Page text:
Wednesday, 27 May 2015

Friends reunited

I have stolen the post title from Tony and Helen on nb Holderness who used it very recently. It seemed apposite, so I thought plagiarism was OK, just this once.

We came down from Bugbrooke to Grafton Regis on Monday. That involved coming through the Blisworth Tunnel which is about 2800 metres long – about 900m longer than the Braunston Tunnel that we had done the day before. I must be getting used to them as I didn’t feel too stressed about either of them. The fact that they are two-way helps as, when there’s no one coming towards us, we can scoot along speedily in the centre. Through the Braunston we met no one, but we passed three boats in the Blisworth, all creeping along at far less than tickover.  David sits out on deck with me and holds a torch pointing to the side wall so I can count off the hundred metre markers. I like knowing how far we have to go – so I guess my anxiety isn’t all gone …
Almost out of the Blisworth Tunnel. Raincoat required as lots of water pours out of the roof, the ventilation shafts and walls. If you look closely you can see a glimmer of light well back in the darkness - that is a following boat.
Mel is back in his rightful place

At Stoke Bruerne we stopped at the top of the locks for water, where the Wyvern hire boat Sovereign was kindly moored on the waterpoint, securely locked with no one aboard. We tied up alongside them and got water anyhow, and while we were waiting for the tank to fill, I went in to the Boat Inn and got a punnet of hot chips for our lunch. Yummy! On leaving, we left a note on nb Sovereign asking them not to moor on waterpoints.

Across to the lock moorings we went, and were just moving gently back to allow space for boats to exit the lock, when I got tooted at by a turning trip boat and told by the arrogant skipper to use my eyes. I was extremely embarrassed at being remonstrated with so publicly by him that I was rather rude in response. Considering he had his own mooring one boat length behind me, I am not sure why he finds it necessary to use the lock landing to turn at, nor why he has to be so damn patronising.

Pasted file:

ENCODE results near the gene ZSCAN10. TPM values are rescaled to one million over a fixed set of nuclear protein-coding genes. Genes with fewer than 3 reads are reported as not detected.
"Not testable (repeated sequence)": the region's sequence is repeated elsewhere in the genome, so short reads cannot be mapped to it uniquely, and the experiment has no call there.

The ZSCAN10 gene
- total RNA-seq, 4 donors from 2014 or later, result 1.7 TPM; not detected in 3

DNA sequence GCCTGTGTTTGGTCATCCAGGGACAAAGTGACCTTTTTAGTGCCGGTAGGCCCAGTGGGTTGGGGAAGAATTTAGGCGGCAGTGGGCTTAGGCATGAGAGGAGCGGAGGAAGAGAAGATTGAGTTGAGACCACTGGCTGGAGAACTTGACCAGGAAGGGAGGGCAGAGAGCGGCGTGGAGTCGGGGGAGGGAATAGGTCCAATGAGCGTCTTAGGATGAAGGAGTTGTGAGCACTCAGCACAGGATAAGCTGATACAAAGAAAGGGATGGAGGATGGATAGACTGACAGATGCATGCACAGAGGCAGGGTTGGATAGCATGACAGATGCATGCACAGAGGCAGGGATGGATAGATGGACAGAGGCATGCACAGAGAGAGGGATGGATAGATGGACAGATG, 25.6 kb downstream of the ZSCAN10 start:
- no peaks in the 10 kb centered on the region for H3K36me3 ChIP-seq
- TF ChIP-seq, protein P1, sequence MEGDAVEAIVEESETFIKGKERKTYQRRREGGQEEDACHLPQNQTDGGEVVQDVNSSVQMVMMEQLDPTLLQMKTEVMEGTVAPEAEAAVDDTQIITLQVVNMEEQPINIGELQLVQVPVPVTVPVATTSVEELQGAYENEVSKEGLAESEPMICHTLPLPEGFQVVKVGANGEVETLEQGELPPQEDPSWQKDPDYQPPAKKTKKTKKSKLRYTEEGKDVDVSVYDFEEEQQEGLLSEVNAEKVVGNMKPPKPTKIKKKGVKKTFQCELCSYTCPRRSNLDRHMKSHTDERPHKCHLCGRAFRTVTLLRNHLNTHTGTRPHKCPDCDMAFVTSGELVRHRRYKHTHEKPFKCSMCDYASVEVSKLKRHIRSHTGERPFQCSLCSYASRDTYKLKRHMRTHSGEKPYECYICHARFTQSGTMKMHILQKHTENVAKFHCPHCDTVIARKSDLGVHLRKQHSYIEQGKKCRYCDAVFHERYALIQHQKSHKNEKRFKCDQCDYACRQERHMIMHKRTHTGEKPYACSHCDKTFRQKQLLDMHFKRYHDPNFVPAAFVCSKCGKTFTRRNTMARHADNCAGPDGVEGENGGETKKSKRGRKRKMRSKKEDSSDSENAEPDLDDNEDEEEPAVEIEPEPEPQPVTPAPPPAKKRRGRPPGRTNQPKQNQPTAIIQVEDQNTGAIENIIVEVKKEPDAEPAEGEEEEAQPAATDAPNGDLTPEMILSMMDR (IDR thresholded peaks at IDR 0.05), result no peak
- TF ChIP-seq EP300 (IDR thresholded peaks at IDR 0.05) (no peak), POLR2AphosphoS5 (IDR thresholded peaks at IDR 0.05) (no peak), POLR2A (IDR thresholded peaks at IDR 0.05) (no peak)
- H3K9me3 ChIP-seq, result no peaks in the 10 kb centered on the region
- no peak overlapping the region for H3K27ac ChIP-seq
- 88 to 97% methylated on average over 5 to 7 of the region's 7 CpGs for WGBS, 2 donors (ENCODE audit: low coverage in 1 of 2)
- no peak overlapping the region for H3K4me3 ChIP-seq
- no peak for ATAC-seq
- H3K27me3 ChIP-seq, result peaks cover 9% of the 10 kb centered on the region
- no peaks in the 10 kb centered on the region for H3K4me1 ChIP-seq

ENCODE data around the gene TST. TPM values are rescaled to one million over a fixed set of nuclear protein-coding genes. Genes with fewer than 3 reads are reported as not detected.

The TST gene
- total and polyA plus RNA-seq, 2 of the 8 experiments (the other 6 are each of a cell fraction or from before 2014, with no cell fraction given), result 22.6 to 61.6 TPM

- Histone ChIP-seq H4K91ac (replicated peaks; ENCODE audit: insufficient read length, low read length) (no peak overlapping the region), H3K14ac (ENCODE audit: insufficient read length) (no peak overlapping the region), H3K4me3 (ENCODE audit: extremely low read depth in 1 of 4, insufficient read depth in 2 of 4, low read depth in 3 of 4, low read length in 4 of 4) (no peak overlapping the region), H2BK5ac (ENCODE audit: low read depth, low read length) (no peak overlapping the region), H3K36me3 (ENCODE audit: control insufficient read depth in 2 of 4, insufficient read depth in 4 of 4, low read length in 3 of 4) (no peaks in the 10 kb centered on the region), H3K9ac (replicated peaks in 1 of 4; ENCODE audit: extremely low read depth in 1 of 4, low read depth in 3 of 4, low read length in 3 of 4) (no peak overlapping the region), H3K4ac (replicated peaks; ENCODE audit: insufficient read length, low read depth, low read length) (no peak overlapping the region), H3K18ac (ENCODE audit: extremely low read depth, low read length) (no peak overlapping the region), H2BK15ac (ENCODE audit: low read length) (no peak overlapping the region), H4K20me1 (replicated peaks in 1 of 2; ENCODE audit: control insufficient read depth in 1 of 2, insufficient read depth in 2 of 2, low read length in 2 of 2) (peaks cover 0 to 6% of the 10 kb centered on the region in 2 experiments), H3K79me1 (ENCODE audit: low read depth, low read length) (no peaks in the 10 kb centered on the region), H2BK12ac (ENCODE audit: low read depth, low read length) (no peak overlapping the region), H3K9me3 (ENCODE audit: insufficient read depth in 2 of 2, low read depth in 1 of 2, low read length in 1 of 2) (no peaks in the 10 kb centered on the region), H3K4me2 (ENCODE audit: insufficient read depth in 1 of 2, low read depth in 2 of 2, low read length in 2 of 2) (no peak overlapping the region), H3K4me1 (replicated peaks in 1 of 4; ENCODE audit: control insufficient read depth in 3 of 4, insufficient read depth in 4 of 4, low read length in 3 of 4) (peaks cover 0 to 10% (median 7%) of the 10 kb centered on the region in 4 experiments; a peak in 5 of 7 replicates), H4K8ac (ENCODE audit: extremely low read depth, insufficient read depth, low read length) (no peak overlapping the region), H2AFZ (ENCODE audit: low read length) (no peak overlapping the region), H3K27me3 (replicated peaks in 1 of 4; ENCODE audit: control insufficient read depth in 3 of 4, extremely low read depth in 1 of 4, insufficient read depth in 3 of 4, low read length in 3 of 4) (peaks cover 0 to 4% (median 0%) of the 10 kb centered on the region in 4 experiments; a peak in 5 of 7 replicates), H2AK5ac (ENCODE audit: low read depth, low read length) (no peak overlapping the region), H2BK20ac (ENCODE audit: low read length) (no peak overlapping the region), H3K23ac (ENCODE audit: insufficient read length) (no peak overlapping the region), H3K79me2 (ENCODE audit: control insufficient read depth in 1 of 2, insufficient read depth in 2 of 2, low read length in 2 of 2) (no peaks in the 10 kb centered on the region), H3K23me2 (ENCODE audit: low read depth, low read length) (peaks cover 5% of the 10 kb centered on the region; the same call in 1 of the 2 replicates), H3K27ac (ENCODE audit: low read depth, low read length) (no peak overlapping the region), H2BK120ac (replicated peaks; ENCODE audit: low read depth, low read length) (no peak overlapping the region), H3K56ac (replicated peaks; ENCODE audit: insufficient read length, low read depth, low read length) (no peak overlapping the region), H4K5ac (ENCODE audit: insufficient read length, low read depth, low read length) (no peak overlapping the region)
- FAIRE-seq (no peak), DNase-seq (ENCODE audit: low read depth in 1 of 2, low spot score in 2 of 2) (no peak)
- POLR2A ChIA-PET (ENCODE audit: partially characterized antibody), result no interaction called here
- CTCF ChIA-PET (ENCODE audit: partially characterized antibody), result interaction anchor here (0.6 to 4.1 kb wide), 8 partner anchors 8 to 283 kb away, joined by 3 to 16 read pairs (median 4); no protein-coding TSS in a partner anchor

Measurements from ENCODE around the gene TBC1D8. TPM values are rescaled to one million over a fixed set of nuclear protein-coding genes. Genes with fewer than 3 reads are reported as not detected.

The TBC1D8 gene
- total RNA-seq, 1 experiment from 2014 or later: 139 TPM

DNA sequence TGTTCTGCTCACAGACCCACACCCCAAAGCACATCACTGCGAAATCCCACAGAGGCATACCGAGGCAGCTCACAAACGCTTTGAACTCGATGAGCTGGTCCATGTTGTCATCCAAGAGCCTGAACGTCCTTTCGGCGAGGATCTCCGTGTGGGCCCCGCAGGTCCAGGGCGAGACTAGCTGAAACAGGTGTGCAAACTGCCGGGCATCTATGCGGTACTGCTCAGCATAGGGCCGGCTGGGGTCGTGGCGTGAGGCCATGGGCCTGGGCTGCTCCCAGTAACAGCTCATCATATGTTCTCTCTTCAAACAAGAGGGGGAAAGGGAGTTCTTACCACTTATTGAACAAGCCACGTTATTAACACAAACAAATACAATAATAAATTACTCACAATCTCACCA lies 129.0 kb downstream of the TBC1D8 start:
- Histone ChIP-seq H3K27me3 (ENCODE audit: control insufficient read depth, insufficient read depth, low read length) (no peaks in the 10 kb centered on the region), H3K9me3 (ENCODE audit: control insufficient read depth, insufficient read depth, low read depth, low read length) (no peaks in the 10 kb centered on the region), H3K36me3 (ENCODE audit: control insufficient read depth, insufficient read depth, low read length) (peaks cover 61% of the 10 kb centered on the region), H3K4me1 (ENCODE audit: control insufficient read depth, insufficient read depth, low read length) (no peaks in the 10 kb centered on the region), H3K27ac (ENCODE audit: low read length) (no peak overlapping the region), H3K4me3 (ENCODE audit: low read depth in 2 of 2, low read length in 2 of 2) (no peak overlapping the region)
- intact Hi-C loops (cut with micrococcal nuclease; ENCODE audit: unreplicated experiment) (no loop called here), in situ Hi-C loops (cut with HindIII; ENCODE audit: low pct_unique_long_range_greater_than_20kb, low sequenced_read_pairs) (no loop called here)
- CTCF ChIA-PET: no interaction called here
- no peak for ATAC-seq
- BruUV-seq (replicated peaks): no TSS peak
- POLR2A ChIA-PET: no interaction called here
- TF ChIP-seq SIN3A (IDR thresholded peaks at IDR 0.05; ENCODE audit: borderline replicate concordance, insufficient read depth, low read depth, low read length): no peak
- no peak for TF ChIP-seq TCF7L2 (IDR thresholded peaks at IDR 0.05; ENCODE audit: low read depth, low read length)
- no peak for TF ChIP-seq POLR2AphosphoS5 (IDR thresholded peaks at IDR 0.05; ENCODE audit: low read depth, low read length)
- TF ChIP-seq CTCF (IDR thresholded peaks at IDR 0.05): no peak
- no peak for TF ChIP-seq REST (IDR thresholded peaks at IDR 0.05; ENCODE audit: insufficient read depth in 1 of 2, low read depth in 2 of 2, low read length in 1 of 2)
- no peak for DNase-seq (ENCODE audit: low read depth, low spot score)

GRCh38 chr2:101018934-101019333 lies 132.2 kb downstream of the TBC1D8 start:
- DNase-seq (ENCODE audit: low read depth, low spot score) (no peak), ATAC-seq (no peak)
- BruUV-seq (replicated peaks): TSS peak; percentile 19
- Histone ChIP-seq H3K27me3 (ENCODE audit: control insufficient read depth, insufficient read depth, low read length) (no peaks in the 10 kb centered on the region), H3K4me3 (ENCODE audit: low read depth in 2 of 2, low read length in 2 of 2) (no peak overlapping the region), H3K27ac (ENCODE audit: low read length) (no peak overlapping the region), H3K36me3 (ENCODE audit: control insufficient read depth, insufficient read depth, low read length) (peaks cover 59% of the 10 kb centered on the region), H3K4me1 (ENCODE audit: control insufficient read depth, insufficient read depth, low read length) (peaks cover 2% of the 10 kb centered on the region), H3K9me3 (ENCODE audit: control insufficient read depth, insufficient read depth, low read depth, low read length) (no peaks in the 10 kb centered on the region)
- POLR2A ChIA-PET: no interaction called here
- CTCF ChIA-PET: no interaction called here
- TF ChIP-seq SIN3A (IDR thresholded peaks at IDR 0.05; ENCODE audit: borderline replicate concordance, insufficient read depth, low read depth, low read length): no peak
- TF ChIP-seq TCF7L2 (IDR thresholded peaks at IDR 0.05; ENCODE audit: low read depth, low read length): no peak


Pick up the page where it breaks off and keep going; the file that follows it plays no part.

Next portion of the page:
One bonus of that altercation though was that we met Kathryn who lives in one of the cottages beside the museum, skippers nb Leo No 2, and is an NZer – formerly from Nelson. As we chatted while waiting for the lock, her NZ accent got stronger and stronger. Nice woman, as is her neighbour Kate (?) who was also out on the front steps enjoying the sunshine. Check out Kathryn’s blog (look up nb Leo No 2 on google and you will find it) – she has an extremely impressive photo of her boat on the Thames … Kathryn has offered to come with us next time we go through the tunnel and show us the interesting things about it. She said she likes to go through it very early in the morning and stop and look at features on her way.

Breasted up with nb Adelaide - it meant the skipper on the other boat could work the locks with David,  while I steered both boats

And from the front in one of the locks

After coming down the seven locks we stopped at Grafton Regis and, while David cleared the cratch lockers so we no longer have stuff just sitting in the cratch, I made dinner – tuna mousse, salad and new potatoes.

Bucolic scene somewhere on the way

Rape seed field with hawthorn bushes
It had been a tiring day

In the morning we moved on down to Cosgrove to meet Mick and Julia who were coming from Desborough for a day with us. It was only about an hour’s cruise, fine and sunny but a bit breezy and chilly. I started off with fleecy, scarf, jacket and gloves on. David didn’t need those accoutrements as he was boat-bitching inside – sweeping, floor washing, bed-making, bringing in the washing.

A lovely surprise as we came into Cosgrove – there was nb Valerie. Several sharp toots on the horn got Les and Jaq out. They were waiting for a Tesco delivery and then going to head south again. While we filled up with water David had a shower, then I went to the caravan park shop (very well stocked) and then we pulled back off the waterpoint to await Mick and Julia’s arrival.

As soon as they arrived, we were off down the lock, moored up in the sunshine, table and chairs out on the grass by the towpath, tea, coffee, biscuits. Lots of chat and catching up. Then out came the wine, cider, lager, and nibbles on a large tray. Finally, along came Les and Jaq, who stopped for hello hugs and to socialise for a few hours – they did have to bring their own lovely new lime green chairs. Lots of laughs and much chat.

I had made a chicken and vege curry, Bombay potatoes and rice. Jaq cannot abide curry, and Mick was feeling rather delicate so the two of them sat in the saloon while Les, Julia, David and I consumed that. David packed the leftovers for Mick to eat when his constitution had recovered …

Les and Jaq headed away for points south where we will join them tonight. We walked Mick and Julia back to their car, having forgotten to pay them for the Oyster Bay chardonnay they got for me, dammit.

It was such a lovely day – catching up again with old friends, and seeing new ones. We are hoping we will see M&J again this season, so we need to work out if we can coordinate boating plans. Now that I have put their contact details in the address book on the laptop, that will be possible …


Jenny said...

Looks like you are having no trouble getting back into the swing of narrow-boating. A great day by the look of it, travelling and meeting up with friends!
Robin and Jenny

Marilyn McDonald said...

It's a tough life, Jenny, but someone's got to do it!